Chapter 4: Mapping Crime and Geographic Information Systems

Although GIS makes mapmaking relatively easy, it is not necessarily easy to make good maps. The fundamental problem is that fancy fonts, tables, maps, or diagrams can dress up almost any data. However, just because data look good does not mean they are.

As a rule of thumb, do not blindly accept the default settings in GIS programs. Defaults apply to such steps as the selection of class intervals in choropleth maps (see "Classifying map information" in chapter 2), as well as the colors, symbol types, and sizes.

Rule of Thumb

Default settings in GIS programs should not be accepted blindly.

Boilerplate maps, produced regularly to show specific needs such as weekly precinct or division crime patterns, can be fine tuned so they consistently convey the intended message. Problems are more likely to arise with specialized maps. A checklist may be a useful reminder of the most important map elements and criteria:

  • Need. Is a map needed for this message or analysis? Could the job be done as well or better with another approach, such as a table, a narrative, a chart, or conversation?

  • Data source. Are the data reliable? If there are questions about data quality, how can the audience be alerted? (By using a map subtitle or map footnote?) Are data so poor that mapping and analysis should not be done? Who decides if this is the case?

  • Scale. Is the appropriate area shown? Can the map be enlarged without compromising the message?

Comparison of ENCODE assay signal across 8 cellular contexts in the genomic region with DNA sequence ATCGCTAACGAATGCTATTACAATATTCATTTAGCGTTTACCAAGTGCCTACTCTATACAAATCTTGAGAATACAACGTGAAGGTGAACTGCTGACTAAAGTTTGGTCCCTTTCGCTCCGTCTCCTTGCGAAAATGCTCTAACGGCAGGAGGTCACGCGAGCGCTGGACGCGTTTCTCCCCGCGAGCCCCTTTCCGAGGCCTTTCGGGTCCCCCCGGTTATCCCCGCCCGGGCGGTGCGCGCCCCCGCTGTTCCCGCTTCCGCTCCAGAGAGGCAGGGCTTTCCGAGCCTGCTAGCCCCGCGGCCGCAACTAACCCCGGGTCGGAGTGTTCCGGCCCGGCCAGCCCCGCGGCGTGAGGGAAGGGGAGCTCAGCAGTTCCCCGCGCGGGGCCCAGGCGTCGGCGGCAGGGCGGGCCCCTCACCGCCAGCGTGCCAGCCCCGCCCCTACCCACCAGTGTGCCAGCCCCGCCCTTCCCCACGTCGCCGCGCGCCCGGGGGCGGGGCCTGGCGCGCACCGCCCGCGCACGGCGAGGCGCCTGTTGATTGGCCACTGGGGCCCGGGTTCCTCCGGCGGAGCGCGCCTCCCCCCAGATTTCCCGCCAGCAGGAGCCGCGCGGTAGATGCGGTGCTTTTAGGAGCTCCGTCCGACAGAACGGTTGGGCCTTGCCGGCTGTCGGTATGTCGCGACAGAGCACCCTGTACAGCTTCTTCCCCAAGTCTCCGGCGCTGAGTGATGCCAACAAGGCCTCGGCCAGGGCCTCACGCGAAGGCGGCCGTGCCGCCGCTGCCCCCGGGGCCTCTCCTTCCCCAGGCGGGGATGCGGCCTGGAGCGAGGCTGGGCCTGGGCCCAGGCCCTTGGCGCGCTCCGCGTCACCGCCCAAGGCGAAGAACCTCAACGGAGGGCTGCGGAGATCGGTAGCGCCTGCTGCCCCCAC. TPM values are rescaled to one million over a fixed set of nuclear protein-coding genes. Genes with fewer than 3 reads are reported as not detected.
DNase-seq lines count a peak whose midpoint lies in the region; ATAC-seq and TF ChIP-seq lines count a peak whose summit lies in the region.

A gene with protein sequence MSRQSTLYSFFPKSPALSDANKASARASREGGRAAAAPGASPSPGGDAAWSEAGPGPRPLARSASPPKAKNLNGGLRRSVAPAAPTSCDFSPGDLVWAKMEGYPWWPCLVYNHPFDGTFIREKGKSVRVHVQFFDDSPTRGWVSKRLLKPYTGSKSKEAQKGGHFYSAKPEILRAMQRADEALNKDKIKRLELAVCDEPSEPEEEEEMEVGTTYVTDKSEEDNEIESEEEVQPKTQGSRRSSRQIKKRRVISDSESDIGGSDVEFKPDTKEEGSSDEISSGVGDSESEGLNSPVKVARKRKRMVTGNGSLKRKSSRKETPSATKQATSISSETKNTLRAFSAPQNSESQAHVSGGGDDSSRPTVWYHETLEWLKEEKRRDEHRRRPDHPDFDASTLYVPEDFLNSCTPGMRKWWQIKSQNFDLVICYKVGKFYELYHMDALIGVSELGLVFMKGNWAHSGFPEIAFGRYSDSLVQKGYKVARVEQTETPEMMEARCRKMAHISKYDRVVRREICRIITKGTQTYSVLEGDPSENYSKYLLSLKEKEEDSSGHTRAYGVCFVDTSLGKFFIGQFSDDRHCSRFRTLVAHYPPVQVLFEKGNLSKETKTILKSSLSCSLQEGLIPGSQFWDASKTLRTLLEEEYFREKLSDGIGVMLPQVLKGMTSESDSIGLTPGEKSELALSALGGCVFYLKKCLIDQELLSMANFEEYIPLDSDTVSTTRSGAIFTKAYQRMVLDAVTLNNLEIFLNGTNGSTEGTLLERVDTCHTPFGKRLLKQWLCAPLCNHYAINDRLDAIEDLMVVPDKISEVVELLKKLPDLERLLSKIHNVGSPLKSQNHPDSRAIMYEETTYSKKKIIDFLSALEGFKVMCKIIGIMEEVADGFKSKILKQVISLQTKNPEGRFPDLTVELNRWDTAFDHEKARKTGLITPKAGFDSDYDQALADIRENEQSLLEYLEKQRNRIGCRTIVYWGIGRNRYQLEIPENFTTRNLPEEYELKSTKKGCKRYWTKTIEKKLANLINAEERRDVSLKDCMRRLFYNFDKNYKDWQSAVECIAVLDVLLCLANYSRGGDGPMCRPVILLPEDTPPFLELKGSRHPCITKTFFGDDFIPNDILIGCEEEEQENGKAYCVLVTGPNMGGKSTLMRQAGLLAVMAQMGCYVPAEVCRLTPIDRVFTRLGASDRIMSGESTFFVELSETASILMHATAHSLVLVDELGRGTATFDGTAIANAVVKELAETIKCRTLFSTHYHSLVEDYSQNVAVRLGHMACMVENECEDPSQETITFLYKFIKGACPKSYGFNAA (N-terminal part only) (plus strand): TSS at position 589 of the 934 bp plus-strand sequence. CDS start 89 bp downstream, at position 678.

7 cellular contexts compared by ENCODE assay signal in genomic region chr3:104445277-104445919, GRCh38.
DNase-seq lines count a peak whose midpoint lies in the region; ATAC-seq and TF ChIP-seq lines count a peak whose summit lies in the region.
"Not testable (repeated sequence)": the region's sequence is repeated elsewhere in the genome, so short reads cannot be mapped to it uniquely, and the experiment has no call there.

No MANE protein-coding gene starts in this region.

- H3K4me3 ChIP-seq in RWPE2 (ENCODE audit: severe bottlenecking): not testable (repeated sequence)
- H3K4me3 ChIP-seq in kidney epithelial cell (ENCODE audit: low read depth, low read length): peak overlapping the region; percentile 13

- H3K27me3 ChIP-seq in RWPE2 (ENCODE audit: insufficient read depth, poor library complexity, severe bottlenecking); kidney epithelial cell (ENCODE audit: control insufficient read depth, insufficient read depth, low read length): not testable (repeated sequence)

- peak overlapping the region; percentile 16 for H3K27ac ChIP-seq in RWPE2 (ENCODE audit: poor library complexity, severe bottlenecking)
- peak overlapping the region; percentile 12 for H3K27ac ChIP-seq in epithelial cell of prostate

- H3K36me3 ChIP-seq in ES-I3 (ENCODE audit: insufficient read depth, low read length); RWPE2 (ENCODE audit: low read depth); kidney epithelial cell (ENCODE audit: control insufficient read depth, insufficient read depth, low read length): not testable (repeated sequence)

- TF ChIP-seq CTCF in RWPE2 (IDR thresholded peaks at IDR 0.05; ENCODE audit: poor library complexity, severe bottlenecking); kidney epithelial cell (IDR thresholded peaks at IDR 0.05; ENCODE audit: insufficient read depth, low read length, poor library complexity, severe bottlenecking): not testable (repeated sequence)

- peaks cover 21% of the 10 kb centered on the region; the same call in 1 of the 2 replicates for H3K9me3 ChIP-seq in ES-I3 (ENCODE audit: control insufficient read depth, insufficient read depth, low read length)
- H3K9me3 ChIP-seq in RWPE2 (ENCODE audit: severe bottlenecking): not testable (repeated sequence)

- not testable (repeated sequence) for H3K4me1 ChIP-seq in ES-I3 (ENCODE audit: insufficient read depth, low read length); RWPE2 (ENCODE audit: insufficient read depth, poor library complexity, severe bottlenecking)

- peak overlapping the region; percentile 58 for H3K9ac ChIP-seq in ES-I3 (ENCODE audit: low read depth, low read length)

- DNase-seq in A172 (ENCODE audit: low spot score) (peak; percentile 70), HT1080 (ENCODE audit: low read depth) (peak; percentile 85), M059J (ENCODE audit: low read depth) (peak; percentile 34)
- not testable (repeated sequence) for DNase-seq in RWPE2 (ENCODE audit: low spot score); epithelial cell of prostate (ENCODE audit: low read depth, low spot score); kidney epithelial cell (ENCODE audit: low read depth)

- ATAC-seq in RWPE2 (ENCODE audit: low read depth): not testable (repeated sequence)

• Scope. Is the map trying to show too much? Too little? Can more context be added to better inform the reader?

  • Symbols. Would icons convey the message more convincingly than abstract default symbols? Note that some icons are awkward shapes and may have a minimum size, below which they become meaningless.

  • Color. Misused color detracts from an otherwise excellent map. Excessive use of bright colors may hurt the eye and repel the reader. Illogical color gradations may be confusing. Think in terms of drawing the eye to important areas (normally higher data values) by using more intense color tones. Think about how the map will be used. Color may be irrelevant if the map is to be distributed by fax or printed in a document that will not be reproduced in color. In such cases, color can be counterproductive. Even black-and-white (gray-scale) shades should be chosen carefully if the document is to be faxed. Gray-scales should not be too subtle (variations will be lost), and cross-hatched shading should be coarse (lines relatively far apart) or they will not hold up through the fax process.

  • Lettering. Are the default font style and size appropriate? Consider, for example, whether the user may decide to make the map into an overhead transparency. Will the lettering be legible in that medium?

  • Methodology. What opportunities does your software offer? (Hot spot identification? Buffers? Filtering?) Have those opportunities been taken advantage of? Or have unnecessarily glitzy methods only created confusion?

  • Privacy. Will this map reveal information about individuals who may be subject to privacy restrictions? Most data are in the public domain, including arrest records and court documents. Exceptions to this include the practice of protecting the identities of rape or sexual assault victims, and the identities of juveniles.
Chapter 4: Mapping Crime and Geographic Information Systems
Previous Contents Next
Return to Home Page

Mapping Crime: Principle and Practice, by Keith Harries, Ph.D., December 1999